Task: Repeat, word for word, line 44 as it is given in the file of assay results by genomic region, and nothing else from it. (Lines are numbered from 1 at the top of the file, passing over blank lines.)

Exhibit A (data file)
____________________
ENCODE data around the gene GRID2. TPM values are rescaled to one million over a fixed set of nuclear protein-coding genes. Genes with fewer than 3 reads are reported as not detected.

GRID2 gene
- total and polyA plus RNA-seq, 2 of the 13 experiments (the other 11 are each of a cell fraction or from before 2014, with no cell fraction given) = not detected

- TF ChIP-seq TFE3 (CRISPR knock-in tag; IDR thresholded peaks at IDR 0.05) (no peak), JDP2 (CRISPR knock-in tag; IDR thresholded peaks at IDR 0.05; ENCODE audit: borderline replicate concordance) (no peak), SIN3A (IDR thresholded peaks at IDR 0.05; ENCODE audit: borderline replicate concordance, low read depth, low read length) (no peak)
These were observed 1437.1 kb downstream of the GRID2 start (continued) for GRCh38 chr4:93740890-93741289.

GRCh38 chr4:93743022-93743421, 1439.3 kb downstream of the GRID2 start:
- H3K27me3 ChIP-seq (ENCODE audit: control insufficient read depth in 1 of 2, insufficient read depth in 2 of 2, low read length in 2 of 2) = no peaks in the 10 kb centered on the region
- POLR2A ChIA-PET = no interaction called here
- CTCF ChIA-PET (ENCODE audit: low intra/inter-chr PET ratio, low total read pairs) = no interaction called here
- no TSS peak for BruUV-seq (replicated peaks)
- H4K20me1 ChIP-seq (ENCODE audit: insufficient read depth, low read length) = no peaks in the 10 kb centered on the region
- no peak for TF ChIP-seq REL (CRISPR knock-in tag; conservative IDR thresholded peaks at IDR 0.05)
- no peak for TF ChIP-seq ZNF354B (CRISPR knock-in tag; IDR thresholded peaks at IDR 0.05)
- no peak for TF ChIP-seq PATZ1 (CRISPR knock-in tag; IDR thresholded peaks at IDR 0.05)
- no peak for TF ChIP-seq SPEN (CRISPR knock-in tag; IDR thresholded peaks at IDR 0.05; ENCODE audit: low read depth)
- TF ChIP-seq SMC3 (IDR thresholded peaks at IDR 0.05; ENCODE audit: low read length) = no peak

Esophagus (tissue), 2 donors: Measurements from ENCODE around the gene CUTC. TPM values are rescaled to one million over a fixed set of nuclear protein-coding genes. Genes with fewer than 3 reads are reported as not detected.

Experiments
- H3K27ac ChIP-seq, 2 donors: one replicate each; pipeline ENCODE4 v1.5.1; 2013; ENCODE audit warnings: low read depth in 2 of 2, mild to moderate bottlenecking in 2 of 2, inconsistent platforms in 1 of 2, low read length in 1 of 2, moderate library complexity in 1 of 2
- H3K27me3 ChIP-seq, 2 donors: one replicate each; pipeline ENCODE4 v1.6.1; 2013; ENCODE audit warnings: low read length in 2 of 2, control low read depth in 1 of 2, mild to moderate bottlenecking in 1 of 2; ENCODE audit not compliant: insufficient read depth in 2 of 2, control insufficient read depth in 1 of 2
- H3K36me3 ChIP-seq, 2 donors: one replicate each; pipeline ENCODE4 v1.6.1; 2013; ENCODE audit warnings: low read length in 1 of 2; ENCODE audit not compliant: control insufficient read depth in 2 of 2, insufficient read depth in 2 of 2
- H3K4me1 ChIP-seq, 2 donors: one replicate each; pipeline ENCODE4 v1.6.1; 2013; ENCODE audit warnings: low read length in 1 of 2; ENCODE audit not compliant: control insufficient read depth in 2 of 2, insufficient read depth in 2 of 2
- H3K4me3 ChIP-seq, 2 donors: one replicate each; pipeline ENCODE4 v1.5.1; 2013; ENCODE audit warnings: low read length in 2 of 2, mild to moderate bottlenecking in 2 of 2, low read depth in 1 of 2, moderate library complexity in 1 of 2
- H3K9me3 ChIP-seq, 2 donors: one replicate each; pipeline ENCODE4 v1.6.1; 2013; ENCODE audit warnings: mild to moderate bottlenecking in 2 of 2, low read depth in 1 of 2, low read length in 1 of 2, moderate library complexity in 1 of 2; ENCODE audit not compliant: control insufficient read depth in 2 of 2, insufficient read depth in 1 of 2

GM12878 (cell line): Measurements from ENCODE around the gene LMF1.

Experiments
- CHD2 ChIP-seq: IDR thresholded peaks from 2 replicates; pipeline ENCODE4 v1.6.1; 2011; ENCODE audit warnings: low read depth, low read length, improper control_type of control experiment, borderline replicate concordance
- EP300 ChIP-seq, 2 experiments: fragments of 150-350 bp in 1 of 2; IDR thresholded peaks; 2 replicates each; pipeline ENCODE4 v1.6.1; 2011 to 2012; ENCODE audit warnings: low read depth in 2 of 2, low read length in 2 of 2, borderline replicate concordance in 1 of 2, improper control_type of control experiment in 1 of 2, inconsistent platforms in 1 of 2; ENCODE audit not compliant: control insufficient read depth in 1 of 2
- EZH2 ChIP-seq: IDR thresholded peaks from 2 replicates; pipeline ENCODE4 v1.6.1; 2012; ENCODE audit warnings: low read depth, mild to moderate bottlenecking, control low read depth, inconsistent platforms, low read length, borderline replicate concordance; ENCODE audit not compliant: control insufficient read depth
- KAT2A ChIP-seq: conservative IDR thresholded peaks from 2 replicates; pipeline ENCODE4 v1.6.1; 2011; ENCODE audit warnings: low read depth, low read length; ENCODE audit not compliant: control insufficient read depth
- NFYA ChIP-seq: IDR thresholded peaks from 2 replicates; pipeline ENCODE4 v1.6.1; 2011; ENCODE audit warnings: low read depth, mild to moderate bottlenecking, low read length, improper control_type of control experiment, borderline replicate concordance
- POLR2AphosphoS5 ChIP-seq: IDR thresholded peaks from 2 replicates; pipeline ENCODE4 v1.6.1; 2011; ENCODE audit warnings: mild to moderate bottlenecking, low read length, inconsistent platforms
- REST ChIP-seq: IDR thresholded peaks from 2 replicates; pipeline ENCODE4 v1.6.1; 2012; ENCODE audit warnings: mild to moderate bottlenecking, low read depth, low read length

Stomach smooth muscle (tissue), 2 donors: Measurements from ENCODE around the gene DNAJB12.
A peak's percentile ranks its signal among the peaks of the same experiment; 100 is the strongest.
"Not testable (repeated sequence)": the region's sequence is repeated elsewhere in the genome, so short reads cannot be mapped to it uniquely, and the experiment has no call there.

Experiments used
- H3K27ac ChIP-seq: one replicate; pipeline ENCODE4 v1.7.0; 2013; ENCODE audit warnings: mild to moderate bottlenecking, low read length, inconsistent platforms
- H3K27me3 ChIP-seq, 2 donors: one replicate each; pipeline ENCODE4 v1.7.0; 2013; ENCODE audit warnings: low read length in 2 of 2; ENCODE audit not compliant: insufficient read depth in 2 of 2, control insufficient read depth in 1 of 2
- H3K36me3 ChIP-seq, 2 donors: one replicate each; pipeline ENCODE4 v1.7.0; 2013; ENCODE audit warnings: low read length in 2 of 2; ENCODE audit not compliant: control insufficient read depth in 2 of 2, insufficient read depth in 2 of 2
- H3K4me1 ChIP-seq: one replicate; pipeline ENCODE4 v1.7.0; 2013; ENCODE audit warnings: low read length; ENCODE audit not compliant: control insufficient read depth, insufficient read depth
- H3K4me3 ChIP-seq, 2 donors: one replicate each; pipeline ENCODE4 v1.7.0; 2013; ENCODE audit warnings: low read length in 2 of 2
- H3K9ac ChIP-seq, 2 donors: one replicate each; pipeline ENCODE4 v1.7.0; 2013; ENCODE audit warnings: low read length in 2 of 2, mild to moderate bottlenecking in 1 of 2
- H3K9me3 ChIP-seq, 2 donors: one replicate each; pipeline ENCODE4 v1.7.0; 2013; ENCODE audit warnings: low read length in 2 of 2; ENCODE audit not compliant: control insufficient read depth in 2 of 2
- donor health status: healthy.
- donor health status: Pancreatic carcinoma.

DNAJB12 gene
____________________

- H3K9me3 ChIP-seq, 2 donors: one replicate each; pipeline ENCODE4 v1.7.0; 2013; ENCODE audit warnings: low read length in 2 of 2; ENCODE audit not compliant: control insufficient read depth in 2 of 2